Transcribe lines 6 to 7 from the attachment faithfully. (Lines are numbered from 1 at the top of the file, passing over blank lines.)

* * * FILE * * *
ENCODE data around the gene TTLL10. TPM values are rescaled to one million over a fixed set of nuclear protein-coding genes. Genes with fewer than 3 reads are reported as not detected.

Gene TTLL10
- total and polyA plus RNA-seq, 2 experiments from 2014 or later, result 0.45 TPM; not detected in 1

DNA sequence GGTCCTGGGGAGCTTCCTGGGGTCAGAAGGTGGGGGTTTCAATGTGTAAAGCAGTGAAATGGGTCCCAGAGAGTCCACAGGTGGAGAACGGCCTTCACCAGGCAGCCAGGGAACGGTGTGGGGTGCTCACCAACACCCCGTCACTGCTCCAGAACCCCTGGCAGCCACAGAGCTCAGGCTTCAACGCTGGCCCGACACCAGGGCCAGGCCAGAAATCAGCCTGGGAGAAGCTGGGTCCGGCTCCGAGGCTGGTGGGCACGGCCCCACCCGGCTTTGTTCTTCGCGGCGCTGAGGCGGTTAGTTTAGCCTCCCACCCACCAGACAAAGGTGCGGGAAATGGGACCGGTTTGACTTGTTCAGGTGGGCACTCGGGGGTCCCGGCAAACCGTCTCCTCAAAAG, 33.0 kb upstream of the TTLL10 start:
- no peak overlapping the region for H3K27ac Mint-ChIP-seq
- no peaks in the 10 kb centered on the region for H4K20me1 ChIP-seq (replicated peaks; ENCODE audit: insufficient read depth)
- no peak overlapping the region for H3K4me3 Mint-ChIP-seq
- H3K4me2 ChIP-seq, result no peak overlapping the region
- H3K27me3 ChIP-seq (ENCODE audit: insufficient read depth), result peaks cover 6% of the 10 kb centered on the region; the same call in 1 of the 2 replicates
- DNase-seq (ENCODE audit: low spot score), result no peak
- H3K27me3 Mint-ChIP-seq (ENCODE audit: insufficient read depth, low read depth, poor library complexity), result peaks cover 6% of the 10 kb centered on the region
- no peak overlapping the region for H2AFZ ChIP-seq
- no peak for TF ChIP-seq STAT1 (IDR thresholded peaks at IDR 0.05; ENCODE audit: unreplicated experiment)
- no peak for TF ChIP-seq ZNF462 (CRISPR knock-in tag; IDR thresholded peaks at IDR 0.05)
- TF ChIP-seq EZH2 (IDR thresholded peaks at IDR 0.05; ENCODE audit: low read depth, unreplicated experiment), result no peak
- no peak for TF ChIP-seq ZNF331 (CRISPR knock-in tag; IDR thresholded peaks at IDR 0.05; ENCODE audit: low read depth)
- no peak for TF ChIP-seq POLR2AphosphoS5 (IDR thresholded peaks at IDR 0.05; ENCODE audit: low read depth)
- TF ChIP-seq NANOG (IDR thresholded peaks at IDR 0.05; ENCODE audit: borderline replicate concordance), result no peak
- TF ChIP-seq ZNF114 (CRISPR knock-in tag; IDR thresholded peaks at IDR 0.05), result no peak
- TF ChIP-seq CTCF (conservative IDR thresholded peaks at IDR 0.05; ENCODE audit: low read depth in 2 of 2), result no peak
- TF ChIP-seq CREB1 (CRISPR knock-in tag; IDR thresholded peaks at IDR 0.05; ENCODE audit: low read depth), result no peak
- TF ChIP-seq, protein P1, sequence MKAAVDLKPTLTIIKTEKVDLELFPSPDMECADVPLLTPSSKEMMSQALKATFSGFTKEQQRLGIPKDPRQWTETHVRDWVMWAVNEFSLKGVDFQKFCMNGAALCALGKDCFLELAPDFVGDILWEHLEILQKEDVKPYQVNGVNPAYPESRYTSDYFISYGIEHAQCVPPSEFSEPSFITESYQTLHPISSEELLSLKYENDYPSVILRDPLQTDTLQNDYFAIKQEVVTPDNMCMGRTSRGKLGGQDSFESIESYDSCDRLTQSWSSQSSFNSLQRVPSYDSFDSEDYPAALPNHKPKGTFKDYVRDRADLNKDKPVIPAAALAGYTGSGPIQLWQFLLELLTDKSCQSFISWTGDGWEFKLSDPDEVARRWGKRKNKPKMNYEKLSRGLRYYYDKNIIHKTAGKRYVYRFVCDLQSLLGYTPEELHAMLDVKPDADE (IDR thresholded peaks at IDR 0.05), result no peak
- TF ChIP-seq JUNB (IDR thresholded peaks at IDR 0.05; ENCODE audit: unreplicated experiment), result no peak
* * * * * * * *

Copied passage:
- no peaks in the 10 kb centered on the region for H4K20me1 ChIP-seq (replicated peaks; ENCODE audit: insufficient read depth)
- no peak overlapping the region for H3K4me3 Mint-ChIP-seq